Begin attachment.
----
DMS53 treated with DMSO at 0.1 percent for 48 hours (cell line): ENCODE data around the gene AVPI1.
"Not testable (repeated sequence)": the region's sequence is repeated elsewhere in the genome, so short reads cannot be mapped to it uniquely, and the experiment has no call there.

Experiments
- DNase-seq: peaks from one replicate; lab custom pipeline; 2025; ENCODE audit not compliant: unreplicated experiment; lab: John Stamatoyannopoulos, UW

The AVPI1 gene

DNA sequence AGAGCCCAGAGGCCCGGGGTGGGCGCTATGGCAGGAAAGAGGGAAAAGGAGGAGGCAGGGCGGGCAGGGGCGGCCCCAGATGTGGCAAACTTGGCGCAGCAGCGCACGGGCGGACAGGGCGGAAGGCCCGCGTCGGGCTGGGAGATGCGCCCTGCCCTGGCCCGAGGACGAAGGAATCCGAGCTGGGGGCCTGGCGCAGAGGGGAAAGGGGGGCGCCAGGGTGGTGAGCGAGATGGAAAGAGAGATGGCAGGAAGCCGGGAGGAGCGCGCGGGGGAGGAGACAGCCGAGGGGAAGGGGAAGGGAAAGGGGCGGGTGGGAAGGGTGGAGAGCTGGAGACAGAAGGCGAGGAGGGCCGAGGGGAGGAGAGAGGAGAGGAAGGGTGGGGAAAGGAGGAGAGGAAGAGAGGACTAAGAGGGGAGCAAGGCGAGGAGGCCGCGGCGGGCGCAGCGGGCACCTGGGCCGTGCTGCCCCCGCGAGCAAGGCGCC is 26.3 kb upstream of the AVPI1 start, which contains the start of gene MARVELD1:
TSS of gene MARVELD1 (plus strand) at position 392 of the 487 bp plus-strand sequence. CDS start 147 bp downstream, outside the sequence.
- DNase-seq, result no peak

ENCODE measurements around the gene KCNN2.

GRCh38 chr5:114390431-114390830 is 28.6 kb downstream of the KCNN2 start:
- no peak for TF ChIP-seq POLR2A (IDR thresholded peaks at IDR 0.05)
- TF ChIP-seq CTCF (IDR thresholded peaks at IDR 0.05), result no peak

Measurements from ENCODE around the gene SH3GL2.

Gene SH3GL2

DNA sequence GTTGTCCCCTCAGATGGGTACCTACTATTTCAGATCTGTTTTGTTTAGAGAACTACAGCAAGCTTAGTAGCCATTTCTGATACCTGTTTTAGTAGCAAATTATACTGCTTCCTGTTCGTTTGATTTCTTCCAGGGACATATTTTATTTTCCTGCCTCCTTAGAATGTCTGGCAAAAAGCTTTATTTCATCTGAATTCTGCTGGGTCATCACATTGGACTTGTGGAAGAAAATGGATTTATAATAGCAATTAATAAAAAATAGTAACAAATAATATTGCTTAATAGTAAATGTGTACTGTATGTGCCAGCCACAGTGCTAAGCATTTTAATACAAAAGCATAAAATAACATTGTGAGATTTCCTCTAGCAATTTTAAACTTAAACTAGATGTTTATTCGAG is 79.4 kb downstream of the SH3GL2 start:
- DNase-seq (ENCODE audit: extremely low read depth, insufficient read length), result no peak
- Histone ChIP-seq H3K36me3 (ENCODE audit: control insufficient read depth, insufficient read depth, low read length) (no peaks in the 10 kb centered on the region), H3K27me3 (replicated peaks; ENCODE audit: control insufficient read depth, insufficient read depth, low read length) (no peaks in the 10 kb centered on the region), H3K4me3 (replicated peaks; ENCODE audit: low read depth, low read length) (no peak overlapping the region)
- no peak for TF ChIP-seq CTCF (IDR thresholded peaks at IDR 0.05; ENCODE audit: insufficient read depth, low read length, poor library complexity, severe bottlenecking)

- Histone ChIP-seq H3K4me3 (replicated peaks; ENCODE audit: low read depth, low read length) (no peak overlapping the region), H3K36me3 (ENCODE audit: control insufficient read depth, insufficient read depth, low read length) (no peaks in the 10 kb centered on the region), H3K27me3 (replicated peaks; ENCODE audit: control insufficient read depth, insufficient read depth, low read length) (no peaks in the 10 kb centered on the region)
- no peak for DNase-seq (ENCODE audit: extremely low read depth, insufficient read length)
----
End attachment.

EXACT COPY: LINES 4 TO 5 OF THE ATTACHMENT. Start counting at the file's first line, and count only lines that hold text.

- DNase-seq: peaks from one replicate; lab custom pipeline; 2025; ENCODE audit not compliant: unreplicated experiment; lab: John Stamatoyannopoulos, UW

The AVPI1 gene